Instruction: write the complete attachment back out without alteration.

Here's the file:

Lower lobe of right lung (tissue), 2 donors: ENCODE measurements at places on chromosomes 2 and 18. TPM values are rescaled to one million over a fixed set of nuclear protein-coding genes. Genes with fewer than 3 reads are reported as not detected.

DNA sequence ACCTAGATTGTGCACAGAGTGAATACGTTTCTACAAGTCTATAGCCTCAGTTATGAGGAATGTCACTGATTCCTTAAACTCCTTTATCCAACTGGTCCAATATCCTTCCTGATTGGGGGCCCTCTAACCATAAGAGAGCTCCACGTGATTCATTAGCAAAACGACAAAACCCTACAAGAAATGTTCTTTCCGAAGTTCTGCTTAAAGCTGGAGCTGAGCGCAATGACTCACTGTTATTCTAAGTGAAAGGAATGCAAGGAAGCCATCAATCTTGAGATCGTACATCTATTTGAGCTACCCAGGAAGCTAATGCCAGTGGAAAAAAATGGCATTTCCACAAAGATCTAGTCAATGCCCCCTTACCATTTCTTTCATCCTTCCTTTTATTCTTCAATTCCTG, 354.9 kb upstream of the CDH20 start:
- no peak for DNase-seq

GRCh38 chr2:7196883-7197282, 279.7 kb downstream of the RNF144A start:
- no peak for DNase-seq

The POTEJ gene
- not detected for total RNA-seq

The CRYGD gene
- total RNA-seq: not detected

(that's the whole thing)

Lower lobe of right lung (tissue), 2 donors: ENCODE measurements at places on chromosomes 2 and 18. TPM values are rescaled to one million over a fixed set of nuclear protein-coding genes. Genes with fewer than 3 reads are reported as not detected.

DNA sequence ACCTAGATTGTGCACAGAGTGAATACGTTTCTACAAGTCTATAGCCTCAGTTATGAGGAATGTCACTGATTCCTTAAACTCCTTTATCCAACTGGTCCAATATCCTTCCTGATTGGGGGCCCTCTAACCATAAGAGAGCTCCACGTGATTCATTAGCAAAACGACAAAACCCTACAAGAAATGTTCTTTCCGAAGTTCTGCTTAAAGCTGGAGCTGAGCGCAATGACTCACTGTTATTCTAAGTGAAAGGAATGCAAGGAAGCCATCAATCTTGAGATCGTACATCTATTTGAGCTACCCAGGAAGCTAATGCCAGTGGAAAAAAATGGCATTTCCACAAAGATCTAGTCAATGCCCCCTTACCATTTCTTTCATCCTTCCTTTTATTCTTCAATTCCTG, 354.9 kb upstream of the CDH20 start:
- no peak for DNase-seq

GRCh38 chr2:7196883-7197282, 279.7 kb downstream of the RNF144A start:
- no peak for DNase-seq

The POTEJ gene
- not detected for total RNA-seq

The CRYGD gene
- total RNA-seq: not detected